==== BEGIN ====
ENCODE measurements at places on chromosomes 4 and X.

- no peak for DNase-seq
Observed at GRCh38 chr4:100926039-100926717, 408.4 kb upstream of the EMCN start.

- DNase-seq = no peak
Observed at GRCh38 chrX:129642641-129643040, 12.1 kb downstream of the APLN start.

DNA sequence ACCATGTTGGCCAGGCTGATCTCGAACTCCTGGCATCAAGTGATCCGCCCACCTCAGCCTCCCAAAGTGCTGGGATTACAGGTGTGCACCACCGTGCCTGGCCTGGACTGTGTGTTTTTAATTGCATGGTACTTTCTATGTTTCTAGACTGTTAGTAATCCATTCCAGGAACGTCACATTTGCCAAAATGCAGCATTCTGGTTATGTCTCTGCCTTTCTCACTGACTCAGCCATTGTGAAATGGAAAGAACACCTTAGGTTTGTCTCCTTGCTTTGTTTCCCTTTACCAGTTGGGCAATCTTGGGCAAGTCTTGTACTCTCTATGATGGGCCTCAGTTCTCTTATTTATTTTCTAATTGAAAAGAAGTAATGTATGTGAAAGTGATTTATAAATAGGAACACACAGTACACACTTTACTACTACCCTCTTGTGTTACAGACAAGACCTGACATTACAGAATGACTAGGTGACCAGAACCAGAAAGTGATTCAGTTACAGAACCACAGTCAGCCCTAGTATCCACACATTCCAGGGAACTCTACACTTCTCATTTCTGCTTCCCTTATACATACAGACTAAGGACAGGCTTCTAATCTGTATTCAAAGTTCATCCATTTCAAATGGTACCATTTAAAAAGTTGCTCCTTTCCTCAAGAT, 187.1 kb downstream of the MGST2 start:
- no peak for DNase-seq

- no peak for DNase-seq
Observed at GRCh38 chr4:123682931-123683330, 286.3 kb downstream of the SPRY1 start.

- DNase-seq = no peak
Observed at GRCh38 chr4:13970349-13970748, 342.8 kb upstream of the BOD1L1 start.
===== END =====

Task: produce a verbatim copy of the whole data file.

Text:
ENCODE measurements at places on chromosomes 4 and X.

- no peak for DNase-seq
Observed at GRCh38 chr4:100926039-100926717, 408.4 kb upstream of the EMCN start.

- DNase-seq = no peak
Observed at GRCh38 chrX:129642641-129643040, 12.1 kb downstream of the APLN start.

DNA sequence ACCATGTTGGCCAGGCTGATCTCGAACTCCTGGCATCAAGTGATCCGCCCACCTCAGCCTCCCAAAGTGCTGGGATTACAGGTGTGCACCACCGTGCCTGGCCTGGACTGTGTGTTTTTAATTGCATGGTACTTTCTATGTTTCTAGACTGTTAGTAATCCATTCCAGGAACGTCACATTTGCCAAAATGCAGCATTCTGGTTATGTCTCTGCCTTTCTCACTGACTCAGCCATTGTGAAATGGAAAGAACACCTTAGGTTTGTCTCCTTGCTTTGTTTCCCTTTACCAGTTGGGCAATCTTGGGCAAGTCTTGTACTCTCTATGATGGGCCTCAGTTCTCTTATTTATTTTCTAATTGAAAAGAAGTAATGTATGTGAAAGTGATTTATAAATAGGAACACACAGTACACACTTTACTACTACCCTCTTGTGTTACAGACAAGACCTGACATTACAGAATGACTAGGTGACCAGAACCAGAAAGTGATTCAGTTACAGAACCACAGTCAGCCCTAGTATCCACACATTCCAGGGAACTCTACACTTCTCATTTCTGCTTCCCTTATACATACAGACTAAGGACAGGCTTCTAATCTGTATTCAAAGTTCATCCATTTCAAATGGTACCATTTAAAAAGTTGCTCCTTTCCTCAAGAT, 187.1 kb downstream of the MGST2 start:
- no peak for DNase-seq

- no peak for DNase-seq
Observed at GRCh38 chr4:123682931-123683330, 286.3 kb downstream of the SPRY1 start.

- DNase-seq = no peak
Observed at GRCh38 chr4:13970349-13970748, 342.8 kb upstream of the BOD1L1 start.